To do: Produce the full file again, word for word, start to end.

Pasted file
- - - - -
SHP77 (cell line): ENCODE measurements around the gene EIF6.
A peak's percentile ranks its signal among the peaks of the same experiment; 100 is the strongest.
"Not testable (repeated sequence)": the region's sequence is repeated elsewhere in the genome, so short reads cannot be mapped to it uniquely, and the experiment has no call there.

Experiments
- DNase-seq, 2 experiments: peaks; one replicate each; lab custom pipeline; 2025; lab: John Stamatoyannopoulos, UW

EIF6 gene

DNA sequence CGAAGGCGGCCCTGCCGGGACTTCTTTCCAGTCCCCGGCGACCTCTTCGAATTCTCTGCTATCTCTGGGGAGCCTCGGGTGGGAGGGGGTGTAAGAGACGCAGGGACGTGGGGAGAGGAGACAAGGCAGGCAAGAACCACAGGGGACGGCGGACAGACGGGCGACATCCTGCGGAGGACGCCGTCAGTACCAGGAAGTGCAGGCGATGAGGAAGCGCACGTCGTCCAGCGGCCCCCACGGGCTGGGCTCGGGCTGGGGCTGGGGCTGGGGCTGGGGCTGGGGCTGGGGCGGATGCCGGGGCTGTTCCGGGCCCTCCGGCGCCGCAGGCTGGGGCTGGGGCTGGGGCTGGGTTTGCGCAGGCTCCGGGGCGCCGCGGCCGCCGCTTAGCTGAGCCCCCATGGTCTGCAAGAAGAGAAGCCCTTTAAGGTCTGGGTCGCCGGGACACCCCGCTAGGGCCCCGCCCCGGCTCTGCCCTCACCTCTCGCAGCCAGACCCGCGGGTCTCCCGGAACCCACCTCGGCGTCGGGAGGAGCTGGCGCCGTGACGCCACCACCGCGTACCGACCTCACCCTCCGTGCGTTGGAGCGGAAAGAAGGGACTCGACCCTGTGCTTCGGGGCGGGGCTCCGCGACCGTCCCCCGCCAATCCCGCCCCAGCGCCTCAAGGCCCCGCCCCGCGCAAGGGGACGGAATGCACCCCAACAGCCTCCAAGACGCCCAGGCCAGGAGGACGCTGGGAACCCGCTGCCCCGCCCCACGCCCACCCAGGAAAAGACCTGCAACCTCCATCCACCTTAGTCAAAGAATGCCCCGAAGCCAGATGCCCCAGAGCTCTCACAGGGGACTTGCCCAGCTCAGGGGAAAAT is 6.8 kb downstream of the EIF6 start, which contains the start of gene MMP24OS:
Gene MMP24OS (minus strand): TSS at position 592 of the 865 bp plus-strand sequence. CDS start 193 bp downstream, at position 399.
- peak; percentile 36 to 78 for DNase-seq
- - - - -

SHP77 (cell line): ENCODE measurements around the gene EIF6.
A peak's percentile ranks its signal among the peaks of the same experiment; 100 is the strongest.
"Not testable (repeated sequence)": the region's sequence is repeated elsewhere in the genome, so short reads cannot be mapped to it uniquely, and the experiment has no call there.

Experiments
- DNase-seq, 2 experiments: peaks; one replicate each; lab custom pipeline; 2025; lab: John Stamatoyannopoulos, UW

EIF6 gene

DNA sequence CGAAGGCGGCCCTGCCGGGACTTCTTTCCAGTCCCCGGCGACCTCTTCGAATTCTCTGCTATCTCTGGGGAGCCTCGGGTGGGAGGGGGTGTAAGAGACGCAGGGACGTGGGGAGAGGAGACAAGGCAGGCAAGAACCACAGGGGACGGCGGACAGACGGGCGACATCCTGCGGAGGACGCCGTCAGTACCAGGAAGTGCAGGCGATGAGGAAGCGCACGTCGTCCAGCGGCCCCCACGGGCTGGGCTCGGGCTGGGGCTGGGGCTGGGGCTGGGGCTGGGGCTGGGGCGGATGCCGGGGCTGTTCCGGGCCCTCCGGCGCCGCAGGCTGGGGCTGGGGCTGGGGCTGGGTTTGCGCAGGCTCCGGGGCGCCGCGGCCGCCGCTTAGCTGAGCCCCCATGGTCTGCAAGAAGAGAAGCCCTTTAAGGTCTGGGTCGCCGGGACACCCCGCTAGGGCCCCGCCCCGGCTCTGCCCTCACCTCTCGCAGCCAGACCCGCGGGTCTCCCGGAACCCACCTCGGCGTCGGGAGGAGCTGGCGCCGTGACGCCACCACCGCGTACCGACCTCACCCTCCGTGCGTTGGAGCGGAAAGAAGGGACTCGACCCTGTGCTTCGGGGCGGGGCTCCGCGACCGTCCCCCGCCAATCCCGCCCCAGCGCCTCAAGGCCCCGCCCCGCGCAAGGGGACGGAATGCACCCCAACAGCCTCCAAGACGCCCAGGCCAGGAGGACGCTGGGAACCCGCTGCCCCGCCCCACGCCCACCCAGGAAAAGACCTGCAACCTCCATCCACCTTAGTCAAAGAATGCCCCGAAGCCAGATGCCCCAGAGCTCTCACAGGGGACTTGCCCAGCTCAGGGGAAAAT is 6.8 kb downstream of the EIF6 start, which contains the start of gene MMP24OS:
Gene MMP24OS (minus strand): TSS at position 592 of the 865 bp plus-strand sequence. CDS start 193 bp downstream, at position 399.
- peak; percentile 36 to 78 for DNase-seq